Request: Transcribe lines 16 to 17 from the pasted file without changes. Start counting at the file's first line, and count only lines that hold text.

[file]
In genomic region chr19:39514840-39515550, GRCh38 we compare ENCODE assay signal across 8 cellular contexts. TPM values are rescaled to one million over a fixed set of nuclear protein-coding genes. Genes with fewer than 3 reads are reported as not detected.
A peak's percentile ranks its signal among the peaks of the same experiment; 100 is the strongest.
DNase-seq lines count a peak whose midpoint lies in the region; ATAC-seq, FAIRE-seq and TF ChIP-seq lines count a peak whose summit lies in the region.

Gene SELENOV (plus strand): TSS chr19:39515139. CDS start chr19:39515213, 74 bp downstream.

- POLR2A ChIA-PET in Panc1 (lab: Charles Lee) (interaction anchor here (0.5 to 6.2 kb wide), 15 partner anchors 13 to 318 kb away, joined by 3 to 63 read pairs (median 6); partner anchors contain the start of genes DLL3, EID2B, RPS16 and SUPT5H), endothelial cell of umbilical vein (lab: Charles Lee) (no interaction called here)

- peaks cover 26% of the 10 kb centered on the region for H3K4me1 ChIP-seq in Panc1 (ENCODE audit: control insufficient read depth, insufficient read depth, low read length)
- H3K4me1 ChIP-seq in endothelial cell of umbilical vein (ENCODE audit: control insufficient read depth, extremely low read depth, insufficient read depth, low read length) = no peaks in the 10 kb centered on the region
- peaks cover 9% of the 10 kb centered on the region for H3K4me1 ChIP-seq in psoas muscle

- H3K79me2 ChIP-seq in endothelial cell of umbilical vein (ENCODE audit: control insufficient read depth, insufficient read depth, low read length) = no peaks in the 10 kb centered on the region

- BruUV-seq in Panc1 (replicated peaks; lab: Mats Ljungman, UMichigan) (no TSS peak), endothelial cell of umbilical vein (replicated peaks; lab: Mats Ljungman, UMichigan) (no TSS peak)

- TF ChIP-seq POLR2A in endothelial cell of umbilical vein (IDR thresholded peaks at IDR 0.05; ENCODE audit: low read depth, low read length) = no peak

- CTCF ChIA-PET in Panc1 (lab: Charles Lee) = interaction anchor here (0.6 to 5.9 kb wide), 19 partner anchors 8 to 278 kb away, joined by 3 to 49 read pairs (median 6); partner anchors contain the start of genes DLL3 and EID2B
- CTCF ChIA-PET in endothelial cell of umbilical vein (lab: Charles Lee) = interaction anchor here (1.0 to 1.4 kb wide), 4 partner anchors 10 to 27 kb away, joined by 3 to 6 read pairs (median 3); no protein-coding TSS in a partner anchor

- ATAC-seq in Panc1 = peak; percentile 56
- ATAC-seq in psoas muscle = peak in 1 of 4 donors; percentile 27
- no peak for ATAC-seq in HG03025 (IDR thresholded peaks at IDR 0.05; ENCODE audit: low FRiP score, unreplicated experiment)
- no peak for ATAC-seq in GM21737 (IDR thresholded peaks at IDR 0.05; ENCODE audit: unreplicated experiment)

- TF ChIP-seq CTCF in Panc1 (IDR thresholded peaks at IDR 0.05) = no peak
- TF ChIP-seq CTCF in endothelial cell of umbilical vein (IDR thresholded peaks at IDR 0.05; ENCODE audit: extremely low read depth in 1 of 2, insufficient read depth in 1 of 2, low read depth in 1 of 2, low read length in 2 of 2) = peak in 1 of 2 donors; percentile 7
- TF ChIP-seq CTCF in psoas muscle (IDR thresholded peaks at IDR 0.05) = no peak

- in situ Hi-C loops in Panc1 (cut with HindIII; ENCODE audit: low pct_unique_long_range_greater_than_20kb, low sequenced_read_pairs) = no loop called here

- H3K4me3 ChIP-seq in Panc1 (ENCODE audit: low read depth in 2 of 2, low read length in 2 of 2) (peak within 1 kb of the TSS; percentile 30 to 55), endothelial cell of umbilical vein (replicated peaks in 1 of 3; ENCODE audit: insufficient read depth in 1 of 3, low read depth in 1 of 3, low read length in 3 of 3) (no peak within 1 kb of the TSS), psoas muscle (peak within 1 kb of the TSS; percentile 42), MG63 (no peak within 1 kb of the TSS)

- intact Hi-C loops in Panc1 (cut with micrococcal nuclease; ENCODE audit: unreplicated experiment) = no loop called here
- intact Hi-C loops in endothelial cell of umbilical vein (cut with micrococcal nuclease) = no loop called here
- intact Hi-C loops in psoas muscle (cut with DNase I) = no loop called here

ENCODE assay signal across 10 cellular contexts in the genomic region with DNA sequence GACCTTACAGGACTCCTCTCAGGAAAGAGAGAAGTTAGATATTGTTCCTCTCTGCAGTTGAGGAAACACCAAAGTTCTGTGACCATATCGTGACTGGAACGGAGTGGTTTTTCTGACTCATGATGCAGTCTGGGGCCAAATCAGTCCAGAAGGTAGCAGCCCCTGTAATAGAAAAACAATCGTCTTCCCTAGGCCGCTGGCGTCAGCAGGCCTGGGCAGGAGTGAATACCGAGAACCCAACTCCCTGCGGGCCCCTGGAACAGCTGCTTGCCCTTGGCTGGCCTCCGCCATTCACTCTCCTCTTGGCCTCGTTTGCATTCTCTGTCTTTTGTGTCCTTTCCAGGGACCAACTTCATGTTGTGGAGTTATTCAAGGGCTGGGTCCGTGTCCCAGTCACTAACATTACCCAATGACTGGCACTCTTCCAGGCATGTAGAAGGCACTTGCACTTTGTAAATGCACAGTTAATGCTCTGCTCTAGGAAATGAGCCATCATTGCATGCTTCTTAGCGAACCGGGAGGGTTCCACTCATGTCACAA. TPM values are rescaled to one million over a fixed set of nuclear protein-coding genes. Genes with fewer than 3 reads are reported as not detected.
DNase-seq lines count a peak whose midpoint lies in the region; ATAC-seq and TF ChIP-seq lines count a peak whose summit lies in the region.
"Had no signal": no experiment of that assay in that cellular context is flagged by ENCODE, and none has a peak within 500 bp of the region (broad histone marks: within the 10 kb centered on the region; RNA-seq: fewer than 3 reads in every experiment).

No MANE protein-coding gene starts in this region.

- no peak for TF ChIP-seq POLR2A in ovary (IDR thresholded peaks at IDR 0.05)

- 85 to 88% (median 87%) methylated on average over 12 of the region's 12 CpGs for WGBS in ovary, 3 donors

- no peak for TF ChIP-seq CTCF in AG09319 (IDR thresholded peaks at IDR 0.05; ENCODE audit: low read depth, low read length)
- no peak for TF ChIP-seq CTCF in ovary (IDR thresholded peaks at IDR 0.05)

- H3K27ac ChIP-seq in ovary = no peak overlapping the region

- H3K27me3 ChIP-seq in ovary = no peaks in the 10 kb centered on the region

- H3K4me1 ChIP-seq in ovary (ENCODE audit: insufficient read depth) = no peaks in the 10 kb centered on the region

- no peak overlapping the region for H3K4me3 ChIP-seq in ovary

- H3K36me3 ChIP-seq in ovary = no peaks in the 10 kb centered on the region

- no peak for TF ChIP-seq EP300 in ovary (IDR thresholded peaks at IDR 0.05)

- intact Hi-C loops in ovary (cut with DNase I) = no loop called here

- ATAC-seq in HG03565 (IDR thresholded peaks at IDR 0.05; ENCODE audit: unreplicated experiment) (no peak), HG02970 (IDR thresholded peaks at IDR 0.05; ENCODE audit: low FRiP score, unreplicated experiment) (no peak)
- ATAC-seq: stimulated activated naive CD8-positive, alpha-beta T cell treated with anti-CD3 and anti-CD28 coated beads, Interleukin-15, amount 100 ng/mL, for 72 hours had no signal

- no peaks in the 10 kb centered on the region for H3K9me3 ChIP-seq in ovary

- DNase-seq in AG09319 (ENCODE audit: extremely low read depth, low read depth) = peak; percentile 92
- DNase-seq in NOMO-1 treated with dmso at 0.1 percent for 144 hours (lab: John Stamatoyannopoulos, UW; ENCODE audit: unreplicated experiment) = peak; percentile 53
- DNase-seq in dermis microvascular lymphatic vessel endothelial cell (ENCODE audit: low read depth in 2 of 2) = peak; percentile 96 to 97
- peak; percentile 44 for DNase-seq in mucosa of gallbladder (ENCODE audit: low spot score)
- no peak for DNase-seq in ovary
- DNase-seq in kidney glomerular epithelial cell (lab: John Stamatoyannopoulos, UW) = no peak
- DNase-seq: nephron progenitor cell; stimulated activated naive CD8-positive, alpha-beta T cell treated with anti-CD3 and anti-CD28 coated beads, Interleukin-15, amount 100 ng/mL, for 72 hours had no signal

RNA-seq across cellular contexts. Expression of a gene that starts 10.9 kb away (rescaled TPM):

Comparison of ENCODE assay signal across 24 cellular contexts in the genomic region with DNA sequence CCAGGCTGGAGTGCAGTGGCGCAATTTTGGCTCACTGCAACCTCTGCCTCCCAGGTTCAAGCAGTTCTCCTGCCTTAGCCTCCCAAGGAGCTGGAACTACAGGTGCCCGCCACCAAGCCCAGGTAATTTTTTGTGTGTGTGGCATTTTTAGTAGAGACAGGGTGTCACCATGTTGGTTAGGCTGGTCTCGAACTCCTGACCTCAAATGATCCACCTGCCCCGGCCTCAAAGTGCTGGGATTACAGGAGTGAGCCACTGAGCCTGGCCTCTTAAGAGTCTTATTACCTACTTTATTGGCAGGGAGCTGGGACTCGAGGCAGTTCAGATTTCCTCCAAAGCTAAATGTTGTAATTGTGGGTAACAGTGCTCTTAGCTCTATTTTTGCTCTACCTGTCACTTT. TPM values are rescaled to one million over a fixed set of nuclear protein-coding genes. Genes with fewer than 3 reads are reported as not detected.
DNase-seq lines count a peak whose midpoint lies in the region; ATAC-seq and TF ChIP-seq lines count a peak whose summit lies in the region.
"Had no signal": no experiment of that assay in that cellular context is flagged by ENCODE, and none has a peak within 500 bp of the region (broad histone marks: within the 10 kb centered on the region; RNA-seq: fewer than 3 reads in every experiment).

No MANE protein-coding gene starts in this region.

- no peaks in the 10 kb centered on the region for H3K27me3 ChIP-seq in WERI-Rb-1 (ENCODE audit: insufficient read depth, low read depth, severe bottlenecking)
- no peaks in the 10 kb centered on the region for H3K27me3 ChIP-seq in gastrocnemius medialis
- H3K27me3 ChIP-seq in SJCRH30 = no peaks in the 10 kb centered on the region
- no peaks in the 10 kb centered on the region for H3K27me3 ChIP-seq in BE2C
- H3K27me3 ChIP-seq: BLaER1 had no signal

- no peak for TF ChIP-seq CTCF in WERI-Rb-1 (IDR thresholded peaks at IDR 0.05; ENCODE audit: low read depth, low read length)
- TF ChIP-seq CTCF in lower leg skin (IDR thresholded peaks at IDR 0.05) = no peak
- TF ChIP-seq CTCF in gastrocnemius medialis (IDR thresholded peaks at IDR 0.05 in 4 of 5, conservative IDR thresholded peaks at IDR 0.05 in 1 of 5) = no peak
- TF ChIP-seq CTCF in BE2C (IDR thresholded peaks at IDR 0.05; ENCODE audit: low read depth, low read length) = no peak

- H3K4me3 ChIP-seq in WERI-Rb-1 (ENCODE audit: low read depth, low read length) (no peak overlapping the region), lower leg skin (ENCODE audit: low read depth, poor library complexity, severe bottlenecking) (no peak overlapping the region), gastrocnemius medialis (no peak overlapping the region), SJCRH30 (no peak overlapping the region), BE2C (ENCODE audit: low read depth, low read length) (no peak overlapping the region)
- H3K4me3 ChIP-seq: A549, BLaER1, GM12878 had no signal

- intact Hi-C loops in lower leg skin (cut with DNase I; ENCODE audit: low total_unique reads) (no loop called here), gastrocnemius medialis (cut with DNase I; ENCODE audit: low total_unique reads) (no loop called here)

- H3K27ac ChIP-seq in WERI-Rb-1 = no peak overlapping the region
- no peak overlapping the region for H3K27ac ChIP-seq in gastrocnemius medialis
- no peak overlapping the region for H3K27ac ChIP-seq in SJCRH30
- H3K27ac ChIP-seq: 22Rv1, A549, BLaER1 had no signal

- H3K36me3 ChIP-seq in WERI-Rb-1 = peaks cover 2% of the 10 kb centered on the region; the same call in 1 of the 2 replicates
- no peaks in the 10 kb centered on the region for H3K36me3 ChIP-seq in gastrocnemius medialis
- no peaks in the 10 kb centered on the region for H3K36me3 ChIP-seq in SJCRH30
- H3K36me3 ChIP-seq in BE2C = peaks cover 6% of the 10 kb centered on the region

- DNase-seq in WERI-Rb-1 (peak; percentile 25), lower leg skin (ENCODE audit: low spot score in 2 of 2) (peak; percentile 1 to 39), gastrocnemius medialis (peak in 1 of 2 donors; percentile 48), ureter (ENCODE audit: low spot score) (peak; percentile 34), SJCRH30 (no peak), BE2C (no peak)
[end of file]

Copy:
- no peak for ATAC-seq in HG03025 (IDR thresholded peaks at IDR 0.05; ENCODE audit: low FRiP score, unreplicated experiment)
- no peak for ATAC-seq in GM21737 (IDR thresholded peaks at IDR 0.05; ENCODE audit: unreplicated experiment)